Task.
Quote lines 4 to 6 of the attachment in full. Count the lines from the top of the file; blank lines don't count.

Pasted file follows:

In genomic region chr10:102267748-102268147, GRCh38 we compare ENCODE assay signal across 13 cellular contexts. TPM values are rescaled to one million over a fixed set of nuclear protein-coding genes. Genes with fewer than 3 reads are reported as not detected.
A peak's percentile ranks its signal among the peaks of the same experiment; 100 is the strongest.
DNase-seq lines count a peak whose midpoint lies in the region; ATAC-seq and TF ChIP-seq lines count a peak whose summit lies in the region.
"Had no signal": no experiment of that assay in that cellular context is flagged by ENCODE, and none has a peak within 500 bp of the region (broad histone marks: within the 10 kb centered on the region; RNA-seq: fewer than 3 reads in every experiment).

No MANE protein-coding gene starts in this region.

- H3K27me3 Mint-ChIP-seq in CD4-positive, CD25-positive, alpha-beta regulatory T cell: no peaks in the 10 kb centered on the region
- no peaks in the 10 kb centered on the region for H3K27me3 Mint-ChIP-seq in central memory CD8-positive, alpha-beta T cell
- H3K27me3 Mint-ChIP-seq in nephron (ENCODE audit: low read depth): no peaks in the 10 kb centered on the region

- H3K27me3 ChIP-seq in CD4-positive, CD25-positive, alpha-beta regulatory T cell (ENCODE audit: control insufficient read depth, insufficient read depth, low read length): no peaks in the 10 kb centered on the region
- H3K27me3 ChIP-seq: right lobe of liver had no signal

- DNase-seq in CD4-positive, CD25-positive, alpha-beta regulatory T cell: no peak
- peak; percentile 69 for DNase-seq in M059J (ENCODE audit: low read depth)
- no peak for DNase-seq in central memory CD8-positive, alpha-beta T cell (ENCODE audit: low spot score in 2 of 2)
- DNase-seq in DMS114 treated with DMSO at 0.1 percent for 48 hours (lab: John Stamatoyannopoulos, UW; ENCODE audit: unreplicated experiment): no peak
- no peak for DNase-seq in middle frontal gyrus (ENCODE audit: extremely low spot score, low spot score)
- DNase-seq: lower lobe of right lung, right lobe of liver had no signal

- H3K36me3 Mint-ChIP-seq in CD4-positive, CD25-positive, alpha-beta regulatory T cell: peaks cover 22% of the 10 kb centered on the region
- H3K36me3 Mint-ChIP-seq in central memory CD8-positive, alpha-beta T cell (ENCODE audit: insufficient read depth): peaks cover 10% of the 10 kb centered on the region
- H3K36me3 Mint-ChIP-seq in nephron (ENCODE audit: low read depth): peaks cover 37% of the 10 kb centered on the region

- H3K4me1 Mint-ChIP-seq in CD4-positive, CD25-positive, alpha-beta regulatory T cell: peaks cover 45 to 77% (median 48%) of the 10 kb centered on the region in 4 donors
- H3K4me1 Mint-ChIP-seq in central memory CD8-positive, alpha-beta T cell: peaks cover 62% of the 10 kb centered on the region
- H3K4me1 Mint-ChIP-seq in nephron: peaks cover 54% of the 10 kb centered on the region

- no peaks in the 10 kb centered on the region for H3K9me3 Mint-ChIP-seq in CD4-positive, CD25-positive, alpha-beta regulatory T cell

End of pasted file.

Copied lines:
"Had no signal": no experiment of that assay in that cellular context is flagged by ENCODE, and none has a peak within 500 bp of the region (broad histone marks: within the 10 kb centered on the region; RNA-seq: fewer than 3 reads in every experiment).

No MANE protein-coding gene starts in this region.

- H3K27me3 Mint-ChIP-seq in CD4-positive, CD25-positive, alpha-beta regulatory T cell: no peaks in the 10 kb centered on the region